, Volume 277, Issue 3, pp 245-248
Date: 31 Aug 2007

Relationship between obstetric history and Rh(D) alloimmunization severity

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Abstract

Background

To evaluate the relationship between obstetric history and Rh(D) alloimmunization severity, employing the gestational age at the first intrauterine fetal transfusion (IUT) as an indicator of this severity.

Methods

From 1996 to 2006, Rh(D) alloimmunized pregnancies submitted to IUT had their data assessed. Gestational age at the first IUT was modeled as a linear outcome. The associations between obstetric history variables, anti-Rh(D) antibodies titer and gestational age at the first IUT were analyzed. Statistics are presented with 95% confidence intervals (< 0.05).

Results

A total of 82 non-hydropic anemic fetuses, ensuing in 92.7% (n = 76) of perinatal survival, were submitted to IUT. Nineteen (23,2%) pregnant women did not present with any previous stillbirth, neonatal death, IUT, hydrops or neonatal exchange transfusion (group 1); and 63 (76.8%) reported at least one of these events (group 2). Gestational age at the first IUT differed significantly between the groups (P = 0.0001). For group 1, it ranged from 24 to 35 weeks (median 32.5 weeks), whereas for group 2 it ranged from 19 to 34 weeks (median 27 weeks). In the multivariated analysis, previous neonatal death (= 0.040), previous IUT (= 0.000) and previous neonatal exchange transfusion (= 0.036) were independently associated with the gestational age at the first IUT.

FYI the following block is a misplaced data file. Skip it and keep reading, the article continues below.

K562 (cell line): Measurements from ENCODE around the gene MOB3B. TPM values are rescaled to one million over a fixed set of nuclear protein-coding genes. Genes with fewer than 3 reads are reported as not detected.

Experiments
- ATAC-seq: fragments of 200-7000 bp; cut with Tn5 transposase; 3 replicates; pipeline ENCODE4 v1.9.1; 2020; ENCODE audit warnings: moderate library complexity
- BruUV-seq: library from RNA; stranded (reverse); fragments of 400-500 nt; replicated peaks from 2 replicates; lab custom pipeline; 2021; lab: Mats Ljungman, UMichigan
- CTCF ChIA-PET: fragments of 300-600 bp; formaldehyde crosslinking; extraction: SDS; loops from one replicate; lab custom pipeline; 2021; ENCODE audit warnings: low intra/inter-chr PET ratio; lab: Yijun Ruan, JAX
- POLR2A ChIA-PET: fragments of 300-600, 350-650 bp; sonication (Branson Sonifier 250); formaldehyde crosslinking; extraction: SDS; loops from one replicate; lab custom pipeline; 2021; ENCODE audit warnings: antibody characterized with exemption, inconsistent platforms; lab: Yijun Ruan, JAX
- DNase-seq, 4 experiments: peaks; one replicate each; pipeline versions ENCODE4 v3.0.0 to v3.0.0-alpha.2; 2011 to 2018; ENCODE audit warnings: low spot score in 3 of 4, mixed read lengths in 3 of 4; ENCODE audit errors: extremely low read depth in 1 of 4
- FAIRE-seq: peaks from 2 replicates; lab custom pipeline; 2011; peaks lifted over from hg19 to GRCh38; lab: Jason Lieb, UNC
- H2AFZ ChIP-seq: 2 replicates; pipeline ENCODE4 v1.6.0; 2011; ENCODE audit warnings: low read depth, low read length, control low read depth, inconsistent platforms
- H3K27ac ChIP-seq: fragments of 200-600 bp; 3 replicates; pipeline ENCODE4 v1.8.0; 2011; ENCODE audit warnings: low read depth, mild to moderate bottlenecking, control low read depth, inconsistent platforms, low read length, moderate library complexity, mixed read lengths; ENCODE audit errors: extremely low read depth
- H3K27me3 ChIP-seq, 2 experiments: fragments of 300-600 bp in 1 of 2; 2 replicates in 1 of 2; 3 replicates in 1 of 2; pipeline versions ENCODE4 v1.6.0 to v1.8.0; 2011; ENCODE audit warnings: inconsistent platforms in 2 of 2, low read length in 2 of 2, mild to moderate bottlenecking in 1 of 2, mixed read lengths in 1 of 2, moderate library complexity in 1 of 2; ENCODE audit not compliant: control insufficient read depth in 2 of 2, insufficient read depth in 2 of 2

Conclusions

The evaluation of the obstetrical history is an important diagnostic tool for predicting Rh(D) alloimmunization severity. Alloimmunized pregnant women who reported previous neonatal death(s), neonatal exchange transfusion(s) or IUT(s) should receive a closer fetal surveillance due to the risk of a higher rate of fetal hemolysis and the need of an earlier IUT.